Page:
Understanding the Concept Behind Dreamcatchers 

A dreamcatcher on a wall.

These days dreamcatchers are not only used to protect from bad dreams and energies, but they are also widely used in interior décors. (Image: Elinal via Dreamstime)

Dreams play a significant role in everyone’s lives. They are moments when you are transported to another world, filled with strange, happy, frightening, and sometimes unexplainable experiences. Even though your dreams may not always come true, many people believe that hanging dreamcatchers above their beds will lead to pleasant dreamscapes.

Dreamcatchers are one of the most fascinating Native American customs. They were traditionally crafted to ward off undesired dreams, allowing only positive ones to pass through the hole in the center. Meanwhile, all negative dreams would become entangled in the web of the dreamcatcher to be destroyed when the first rays of sunlight touched them.

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Lakota legend of the dreamcatcher

One day, when the world was young, an old Lakota spiritual leader went to a high mountain seeking enlightenment. While he was there, he had a vision of Iktomi, known as the great trickster and teacher of wisdom. Iktomi chose to appear as a spider, and as they conversed, he took the elder’s willow hoop and spun a web. Iktomi discussed the cycle of life with the elder and mentioned that good and bad forces could influence the flow of one’s life. 

An elder of the Lakota tribe is said to have learned about dreamcatchers in a vision.
An elder of the Lakota tribe is said to have learned about dreamcatchers in a vision. (Image: Darya Fedorova via Dreamstime)

The spider continued to weave his web until he reached the center, leaving a hole. After that, Iktomi told Lakota to use the web to help himself and his people. The spider added that as long as they believed in the Great Spirit, the web could catch all the good ideas, while the bad ones would pass through the hole. 

After the encounter, the elder passed this wisdom on to his tribe. They now use these dreamcatchers as the web of their life. When hung over a bed, the good dreams and visions will be caught in the web of life while the bad ones will escape through the hole.

Dreamcatcher legend of the Ojibwe Nation

Another legend mentions the Spider Woman who takes care of her people. The old Ojibwe tell of how she brought Grandfather Sun back to the people by building a web before dawn. If you look at one of her webs at sunrise, you will indeed see how the light sparkles off the dew.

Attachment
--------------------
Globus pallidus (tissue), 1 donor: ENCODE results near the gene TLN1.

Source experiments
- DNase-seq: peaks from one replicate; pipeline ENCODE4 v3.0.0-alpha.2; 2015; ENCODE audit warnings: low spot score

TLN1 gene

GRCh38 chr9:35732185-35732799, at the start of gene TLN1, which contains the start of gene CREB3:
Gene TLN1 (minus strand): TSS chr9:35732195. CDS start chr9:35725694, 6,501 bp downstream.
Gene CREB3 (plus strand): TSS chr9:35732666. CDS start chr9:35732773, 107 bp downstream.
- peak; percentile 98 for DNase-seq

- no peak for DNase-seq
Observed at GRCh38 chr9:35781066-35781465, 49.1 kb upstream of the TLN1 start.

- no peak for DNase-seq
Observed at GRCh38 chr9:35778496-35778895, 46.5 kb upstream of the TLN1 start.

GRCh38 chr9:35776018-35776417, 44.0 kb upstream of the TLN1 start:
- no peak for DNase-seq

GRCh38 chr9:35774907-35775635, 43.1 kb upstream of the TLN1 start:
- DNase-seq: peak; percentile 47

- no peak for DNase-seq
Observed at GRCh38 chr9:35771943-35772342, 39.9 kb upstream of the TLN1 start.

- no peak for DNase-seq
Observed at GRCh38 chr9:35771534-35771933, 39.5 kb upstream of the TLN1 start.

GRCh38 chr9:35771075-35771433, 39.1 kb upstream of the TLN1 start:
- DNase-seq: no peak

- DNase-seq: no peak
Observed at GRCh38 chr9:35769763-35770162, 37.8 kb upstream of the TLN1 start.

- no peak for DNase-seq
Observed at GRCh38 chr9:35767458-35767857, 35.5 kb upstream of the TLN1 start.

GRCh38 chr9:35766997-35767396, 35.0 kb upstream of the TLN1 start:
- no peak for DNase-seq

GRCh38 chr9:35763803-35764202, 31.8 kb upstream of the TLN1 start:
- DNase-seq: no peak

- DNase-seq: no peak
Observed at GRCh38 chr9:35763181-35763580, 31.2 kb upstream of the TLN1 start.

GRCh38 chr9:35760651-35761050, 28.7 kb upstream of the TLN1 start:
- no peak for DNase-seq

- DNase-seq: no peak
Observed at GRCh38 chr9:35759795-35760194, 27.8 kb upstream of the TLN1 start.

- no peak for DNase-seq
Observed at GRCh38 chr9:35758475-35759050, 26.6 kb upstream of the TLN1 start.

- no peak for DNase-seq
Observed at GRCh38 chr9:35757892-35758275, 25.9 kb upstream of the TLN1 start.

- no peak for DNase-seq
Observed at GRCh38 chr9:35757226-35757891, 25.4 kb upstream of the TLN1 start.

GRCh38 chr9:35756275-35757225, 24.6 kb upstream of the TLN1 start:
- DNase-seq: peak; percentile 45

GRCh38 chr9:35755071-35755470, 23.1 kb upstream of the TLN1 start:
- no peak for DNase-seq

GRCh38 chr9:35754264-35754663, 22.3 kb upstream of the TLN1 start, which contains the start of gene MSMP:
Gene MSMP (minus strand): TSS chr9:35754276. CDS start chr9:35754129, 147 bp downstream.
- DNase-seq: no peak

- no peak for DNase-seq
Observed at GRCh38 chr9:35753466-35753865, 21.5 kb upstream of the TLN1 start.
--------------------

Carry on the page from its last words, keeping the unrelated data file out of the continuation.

In the past, when the Ojibwe Nation resided on Turtle Island, the Clans were all gathered in one area. As the Ojibwe Nation spread out all across North America, Spider Woman found it difficult to travel to all those baby cradleboards, so mothers, sisters, and grandmothers used willow hoops and sinew to weave magical webs for the new babies. The circular shape of the webs symbolized Grandfather Sun’s path across the sky.

These ornaments were used as protective charms for the children, catching bad dreams and only allowing good thoughts to enter their minds as they slumbered. The hole in the center was considered to be the place where good dreams would come through. As the first rays of sunlight touched these charms, any negative dreams would fade away.

Where to place your dreamcatcher

Did you know you can place a dreamcatcher in almost any part of your house? The most common spot is typically the bedroom, particularly above the bed. The primary purpose of dreamcatchers is to protect against bad dreams while sleeping, thus making them more effective if placed above a bed. Other possible locations include doors and windows, which are the usual entry points for energy, making them ideal locations for dreamcatchers.

A dreamcatcher hanging above a bed.
The most common spot for a dreamcatcher is typically in the bedroom. (Image: Chernetskaya via Dreamstime)

Using a dreamcatcher

The use of dreamcatchers may vary depending on the culture and beliefs of every person. But for Native Americans, the women of their tribes are the leading makers of dreamcatchers. These dreamcatchers are used to protect children and grandchildren, making them more effective in fulfilling their purpose.

Nowadays, more people utilize dreamcatchers in the same way as the Native American tribes, but with one key difference: They don’t just protect children, but also adults and seniors. Most individuals, particularly those who experience nightmares, use dreamcatchers to guard their sleep.

Another difference is anyone can customize their very own dreamcatcher. However, it is essential to follow specific steps to use them appropriately. Below are the steps you should keep in mind in using a dreamcatcher.

  • Cleanse the dreamcatcher with sage.
  • Use crystals to enhance its power.
  • Place it outside to gather life force and natural energy.
  • Next, reinforce its power by customizing your dreamcatcher with feathers.
  • And the last step will be placing it in the spot you want it to be.

Protect your sleep with a dreamcatcher

A dreamcatcher has come to represent a strong symbol for both Native Americans and non-natives. With the correct intentions, these gorgeous hoops can bring serenity to your home and soul.

Furthermore, these days, dreamcatchers are not only used to protect from bad dreams and energies, but are also widely used in interior décors. A well-crafted, elegant dreamcatcher can give your home a stunning touch of sophistication and beauty while bringing a positive atmosphere into the bedroom.

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